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A SET OF FOUR LOUIS XVI ORMOLU FIVE-LIGHT CANDELABRA\nCIRCA 1783, ALMOST CERTAINLY SUPPLIED BY DOMINIQUE DAGUERRE AFTER A DESIGN BY JEAN-DEMOSTHENE DUGOURC AND ATTRIBUTED TO FRANCOIS REMOND\nEach with Neo-classical urn with removeable lid with berried finial, the guilloche collar on four monopodiae, the eared platform issuing four scrolling acanthus reeded branches terminating in sphinx heads with tasselled cushion supporting a laurel-bound baluster drip-pan, the pearl-swagged central shaft above a berried acanthus collar, the candlestick base with spiral fluting and gadrooned and stiff-leaf cast urn-shaped nozzle, the stem with addorsed female caryatids swagged with separately-cast floral garlands, the volutes headed with satyr's masks and rosettes, on acanthus-cast domed socle and circular fluted plinth, with notch and dotted numberings, one numbered to the underside in 18th Century Arabic numerals '2' and to inside of branches, another dotted five times to candelabra, minor losses including two drip-pans and a baluster socle to one nozzle, very minor variations in the chasing between the two pairs\n24 in. (61 cm.) high overall; 11¼ in. (28.5 cm.) wide; the candlesticks alone 16¼ in. (41.5 cm.) high (4)


This celebrated model is first recorded on 26 June 1783, when the ciseleur-fondeur François Rémond invoiced the marchand-mercier Dominique Daguerre 'Pour fonte, façon Et Dorure mate d'une pre de grands flambeaux à 4. figures, Et á guirlandes et fleur, Etc 1050 livres'. Subsequently further mentioned by Rémond on 28 June 1786 - 'Pour fourniture d'une paire de grand flambeaux à quatre Cariathide dor mat 888 livres' - it seems that, on the first instance at least, Rémond executed the casting, chasing and gilding to the direct order of Daguerre, who in all probability owned the master model.

Daguerre was almost certainly responsible, therefore, for supplying the comte de Vaudreuil with both candelabra and candlesticks of this model and it is certainly possible that these candelabra were amongst those owned by Vaudreuil. Subsequently included in the Vaudreuil sale in Paris on 26 November 1787, lots 377-381, they were described as follows:-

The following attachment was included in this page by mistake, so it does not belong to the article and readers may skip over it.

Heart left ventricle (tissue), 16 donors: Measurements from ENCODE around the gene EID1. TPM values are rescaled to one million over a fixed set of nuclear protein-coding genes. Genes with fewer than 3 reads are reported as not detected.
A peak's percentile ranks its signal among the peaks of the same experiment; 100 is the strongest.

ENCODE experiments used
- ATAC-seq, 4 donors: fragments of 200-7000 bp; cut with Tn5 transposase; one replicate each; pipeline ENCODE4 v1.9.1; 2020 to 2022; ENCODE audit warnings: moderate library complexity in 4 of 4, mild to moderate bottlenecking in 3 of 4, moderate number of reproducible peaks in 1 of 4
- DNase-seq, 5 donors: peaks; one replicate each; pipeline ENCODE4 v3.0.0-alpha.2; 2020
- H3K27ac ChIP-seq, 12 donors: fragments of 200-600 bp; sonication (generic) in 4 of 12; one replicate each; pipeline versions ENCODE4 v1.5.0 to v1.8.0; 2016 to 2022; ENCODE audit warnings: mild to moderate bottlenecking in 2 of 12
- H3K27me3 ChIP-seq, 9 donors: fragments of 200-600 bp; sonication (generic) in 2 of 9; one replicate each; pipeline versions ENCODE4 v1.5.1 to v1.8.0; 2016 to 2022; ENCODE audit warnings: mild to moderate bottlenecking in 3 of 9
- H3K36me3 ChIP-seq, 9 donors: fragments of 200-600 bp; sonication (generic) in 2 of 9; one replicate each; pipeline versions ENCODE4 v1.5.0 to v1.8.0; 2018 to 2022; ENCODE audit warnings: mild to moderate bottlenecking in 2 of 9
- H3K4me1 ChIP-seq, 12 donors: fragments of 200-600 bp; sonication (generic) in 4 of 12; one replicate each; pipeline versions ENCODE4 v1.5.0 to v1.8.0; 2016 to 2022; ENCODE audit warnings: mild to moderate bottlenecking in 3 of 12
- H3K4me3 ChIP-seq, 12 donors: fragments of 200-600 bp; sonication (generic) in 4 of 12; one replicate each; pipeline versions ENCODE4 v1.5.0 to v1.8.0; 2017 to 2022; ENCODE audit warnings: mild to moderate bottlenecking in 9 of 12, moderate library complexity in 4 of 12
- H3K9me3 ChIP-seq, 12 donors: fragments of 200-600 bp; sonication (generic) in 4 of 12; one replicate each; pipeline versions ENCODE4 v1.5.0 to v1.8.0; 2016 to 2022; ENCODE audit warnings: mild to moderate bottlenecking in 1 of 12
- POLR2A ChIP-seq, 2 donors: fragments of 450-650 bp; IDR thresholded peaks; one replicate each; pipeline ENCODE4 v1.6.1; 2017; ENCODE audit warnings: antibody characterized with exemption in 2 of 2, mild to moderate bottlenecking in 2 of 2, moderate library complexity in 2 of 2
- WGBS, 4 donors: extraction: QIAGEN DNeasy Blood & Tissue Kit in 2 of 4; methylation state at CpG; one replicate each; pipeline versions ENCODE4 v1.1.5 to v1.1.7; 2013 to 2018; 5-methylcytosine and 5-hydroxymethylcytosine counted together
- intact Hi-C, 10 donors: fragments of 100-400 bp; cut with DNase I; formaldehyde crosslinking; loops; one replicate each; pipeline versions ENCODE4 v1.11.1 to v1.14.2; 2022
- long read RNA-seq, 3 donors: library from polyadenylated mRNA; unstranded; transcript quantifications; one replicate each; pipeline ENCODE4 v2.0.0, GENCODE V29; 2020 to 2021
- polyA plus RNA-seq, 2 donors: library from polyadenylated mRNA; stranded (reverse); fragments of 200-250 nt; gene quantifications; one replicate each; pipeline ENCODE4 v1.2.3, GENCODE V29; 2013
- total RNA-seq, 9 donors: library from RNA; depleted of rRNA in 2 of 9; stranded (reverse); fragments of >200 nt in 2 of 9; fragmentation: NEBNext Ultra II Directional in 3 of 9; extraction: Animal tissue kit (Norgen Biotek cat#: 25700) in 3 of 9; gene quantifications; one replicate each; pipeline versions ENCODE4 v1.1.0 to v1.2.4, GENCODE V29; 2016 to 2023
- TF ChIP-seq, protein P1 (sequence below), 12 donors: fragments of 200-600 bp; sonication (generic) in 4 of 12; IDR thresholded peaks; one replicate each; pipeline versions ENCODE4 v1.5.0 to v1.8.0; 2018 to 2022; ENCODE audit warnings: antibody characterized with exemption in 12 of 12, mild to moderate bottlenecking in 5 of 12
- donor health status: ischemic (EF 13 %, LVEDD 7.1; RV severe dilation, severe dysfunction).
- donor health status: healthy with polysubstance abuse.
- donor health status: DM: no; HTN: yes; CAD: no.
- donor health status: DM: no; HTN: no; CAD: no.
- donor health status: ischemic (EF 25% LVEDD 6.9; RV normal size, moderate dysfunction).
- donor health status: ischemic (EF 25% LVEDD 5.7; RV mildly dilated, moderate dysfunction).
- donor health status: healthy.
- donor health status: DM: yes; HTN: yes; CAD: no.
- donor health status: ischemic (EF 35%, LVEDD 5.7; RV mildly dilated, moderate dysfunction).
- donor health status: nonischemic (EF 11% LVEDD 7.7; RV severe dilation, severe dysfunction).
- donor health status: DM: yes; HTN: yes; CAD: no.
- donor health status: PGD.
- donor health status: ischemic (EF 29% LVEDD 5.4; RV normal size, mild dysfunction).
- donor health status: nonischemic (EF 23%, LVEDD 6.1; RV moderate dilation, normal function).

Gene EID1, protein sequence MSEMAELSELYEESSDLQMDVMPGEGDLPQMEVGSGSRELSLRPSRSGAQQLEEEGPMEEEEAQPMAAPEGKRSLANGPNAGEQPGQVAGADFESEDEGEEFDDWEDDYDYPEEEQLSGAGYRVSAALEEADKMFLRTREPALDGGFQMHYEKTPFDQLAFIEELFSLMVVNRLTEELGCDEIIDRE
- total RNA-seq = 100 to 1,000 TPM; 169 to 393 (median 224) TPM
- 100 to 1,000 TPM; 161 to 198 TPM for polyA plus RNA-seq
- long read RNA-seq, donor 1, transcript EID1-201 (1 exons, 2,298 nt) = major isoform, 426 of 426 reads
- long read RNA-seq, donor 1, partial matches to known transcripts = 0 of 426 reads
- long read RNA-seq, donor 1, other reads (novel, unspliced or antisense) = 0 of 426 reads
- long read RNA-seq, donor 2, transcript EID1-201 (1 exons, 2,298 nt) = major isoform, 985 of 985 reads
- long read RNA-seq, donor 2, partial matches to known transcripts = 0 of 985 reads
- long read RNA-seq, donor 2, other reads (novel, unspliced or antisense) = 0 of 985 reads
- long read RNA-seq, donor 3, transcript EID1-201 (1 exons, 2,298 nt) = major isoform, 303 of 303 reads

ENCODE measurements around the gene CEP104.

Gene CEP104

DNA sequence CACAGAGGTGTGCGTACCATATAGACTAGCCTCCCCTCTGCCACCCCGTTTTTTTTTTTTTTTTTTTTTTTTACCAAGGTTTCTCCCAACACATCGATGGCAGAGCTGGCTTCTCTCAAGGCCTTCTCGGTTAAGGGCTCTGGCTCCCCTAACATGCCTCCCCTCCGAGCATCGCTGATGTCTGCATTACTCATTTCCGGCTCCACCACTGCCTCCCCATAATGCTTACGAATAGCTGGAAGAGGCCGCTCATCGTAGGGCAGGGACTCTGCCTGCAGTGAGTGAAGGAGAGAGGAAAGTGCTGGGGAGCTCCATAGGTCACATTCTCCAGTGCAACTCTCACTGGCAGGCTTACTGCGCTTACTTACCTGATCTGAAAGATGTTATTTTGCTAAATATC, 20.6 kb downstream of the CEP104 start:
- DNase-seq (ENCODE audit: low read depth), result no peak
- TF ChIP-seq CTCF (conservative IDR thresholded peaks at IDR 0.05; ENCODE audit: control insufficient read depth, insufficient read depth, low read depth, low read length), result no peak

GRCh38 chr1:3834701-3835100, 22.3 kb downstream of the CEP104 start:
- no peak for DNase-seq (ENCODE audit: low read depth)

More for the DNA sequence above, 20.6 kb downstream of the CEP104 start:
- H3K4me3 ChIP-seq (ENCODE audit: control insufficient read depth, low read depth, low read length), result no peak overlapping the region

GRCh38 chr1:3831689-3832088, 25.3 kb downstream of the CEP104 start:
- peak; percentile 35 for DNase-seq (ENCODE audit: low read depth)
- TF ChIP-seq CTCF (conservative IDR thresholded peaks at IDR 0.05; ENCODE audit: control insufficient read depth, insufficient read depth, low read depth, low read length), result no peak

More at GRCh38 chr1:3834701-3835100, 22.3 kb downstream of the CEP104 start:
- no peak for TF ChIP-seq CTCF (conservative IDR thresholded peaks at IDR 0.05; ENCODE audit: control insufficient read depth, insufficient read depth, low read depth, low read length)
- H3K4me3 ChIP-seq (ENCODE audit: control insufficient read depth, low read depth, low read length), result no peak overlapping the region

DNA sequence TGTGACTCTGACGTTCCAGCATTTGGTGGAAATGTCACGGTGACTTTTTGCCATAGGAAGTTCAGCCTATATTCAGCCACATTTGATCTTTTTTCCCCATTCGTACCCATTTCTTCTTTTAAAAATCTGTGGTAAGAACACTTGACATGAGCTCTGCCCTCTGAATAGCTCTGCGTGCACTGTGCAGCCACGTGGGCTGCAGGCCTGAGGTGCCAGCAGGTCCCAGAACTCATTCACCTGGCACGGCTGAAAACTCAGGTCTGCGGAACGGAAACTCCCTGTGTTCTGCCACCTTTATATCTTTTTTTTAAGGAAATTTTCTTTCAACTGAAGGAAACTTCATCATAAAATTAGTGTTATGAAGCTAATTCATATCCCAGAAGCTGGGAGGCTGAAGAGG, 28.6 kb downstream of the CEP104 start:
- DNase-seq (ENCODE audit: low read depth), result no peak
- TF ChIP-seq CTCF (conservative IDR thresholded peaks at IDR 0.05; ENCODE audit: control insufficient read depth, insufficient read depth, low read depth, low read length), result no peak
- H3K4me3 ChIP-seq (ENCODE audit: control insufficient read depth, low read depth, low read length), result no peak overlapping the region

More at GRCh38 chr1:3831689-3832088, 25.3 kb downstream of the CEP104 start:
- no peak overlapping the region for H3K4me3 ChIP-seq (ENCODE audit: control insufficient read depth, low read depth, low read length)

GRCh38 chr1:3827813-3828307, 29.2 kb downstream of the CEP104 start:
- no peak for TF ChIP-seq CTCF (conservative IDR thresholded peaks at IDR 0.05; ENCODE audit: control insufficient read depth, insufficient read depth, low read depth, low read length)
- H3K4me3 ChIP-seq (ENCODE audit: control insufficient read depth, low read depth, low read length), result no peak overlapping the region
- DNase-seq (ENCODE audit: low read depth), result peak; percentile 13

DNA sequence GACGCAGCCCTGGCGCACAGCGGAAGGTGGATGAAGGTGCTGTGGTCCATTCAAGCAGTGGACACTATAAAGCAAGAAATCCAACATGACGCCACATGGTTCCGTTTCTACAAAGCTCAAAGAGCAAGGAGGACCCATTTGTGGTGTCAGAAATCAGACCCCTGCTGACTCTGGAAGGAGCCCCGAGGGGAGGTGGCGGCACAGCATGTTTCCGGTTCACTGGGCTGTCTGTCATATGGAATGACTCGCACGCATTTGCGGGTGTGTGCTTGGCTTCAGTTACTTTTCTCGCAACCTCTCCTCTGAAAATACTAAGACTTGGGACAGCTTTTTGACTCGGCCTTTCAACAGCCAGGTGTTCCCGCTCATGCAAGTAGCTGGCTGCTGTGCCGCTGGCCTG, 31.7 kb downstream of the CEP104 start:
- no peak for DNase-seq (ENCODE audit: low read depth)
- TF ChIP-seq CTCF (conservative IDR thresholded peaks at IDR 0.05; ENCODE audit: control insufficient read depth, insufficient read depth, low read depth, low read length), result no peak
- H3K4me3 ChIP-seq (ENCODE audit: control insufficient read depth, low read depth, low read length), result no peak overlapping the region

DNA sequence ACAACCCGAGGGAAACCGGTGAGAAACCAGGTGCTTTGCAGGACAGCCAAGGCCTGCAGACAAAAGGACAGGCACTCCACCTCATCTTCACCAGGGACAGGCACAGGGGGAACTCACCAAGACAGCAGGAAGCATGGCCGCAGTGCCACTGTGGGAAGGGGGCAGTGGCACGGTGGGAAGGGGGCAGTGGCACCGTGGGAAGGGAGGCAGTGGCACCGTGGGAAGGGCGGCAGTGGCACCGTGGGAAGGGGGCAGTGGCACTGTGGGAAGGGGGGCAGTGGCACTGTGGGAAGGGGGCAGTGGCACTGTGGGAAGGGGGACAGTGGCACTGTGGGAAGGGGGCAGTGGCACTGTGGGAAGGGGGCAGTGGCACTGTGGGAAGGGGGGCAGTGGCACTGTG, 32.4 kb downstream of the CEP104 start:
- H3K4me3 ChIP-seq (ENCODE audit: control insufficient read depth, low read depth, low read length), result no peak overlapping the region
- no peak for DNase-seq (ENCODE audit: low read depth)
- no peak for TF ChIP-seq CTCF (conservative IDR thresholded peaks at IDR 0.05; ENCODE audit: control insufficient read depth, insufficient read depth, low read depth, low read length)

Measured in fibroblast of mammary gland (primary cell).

'377. Deux flambeaux portant des girandoles cinq bobèches de genre arabesque & têtes de sphinx; les corps forment un groupe de quatre cariatides de femmes adossés & finissant en gaine & cercles de guirlandes de fleurs: la bobèche portant la tige de la girandole offre un vase de jolie forme & richement orne; le pied est grandes feuilles d'eau & cannelure. Hauteur 25 pouces. 1400 Le Brun

378 Deux flambeaux comme les precedens. 900 id.

379 Deux flambeaux comme les precedens. 900 id.

381 Deux flambeaux comme les precedens. 900 id'.

The design for this model of candlestick has traditionally been attributed to the architect Jean-Demosthène Dugourc (1749-1825) on the basis of a drawing now held in the Musée des Arts Décoratifs, Paris (GF 21 no. 38.378). Included in an album of designs for furniture subsequently delivered to both Madame Elisabeth and the comte de Provence and inscribed Dessin par J.D. Dugourc, architecte et dessinateur Du Cabinet de Monsieur Frère Du Roi. Paris. 1790, it is also annotated Executé par Gouthière, Siseleur doreur du Roy faubourg St. Martin. This secondary inscription is in a different hand, however, and its authenticity has been convincingly challenged by C. Baulez in Gouthière, H. Ottomeyer/P. Pröschel et. al., Vergoldete Bronzen, Munich, 1986, vol.II, p.600. In that the model is first recorded as early as 1783, moreover, the surprisingly late date inscribed on the sheet would appear to prevent the attribution of this model conclusively to Dugourc. Verlet and Hughes, however, have since suggested that the design is indeed Dugourc's from circa 1783, since he himself claimed to have designed in the genres Arabesques et Etrusque some nine or ten years before the Revolution, but that it depicts both executed and projected designs, and this would certainly explain the existence of the several recorded examples of this model during the 1780s (P. Verlet, Les Bronzes Dorés Français du XVIIIe Siécle, Paris, 1987, p.600.